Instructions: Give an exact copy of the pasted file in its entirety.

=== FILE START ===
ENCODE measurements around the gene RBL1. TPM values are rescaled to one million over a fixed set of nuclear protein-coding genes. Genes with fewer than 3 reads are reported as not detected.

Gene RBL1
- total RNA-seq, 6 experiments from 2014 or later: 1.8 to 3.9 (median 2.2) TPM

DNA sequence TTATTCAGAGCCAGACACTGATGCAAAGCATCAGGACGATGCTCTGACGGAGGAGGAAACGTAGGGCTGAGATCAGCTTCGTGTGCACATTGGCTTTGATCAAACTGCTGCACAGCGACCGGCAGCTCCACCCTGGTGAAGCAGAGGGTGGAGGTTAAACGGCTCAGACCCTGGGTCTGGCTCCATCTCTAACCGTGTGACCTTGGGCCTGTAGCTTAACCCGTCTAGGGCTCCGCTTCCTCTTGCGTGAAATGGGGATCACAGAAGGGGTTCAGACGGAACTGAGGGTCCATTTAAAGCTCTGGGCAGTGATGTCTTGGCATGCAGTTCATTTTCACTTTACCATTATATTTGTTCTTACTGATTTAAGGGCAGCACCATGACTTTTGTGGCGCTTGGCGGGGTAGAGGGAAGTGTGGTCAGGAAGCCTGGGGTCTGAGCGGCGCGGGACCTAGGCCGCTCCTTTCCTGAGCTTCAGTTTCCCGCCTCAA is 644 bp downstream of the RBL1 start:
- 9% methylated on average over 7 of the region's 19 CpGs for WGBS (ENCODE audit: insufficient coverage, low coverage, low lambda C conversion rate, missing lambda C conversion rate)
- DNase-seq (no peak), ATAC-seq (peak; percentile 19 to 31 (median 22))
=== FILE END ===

ENCODE measurements around the gene RBL1. TPM values are rescaled to one million over a fixed set of nuclear protein-coding genes. Genes with fewer than 3 reads are reported as not detected.

Gene RBL1
- total RNA-seq, 6 experiments from 2014 or later: 1.8 to 3.9 (median 2.2) TPM

DNA sequence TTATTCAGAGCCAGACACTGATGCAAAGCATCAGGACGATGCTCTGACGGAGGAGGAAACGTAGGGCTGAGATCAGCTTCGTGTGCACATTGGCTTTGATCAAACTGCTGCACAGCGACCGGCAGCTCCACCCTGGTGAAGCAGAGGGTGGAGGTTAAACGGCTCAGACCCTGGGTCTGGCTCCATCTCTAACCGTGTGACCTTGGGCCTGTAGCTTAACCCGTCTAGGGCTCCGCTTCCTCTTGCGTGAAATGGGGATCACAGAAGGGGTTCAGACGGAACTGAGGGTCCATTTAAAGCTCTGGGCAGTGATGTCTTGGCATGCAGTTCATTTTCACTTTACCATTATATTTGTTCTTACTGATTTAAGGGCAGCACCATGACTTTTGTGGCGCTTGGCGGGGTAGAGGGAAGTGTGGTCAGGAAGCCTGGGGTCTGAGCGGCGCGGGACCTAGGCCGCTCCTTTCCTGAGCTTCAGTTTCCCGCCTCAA is 644 bp downstream of the RBL1 start:
- 9% methylated on average over 7 of the region's 19 CpGs for WGBS (ENCODE audit: insufficient coverage, low coverage, low lambda C conversion rate, missing lambda C conversion rate)
- DNase-seq (no peak), ATAC-seq (peak; percentile 19 to 31 (median 22))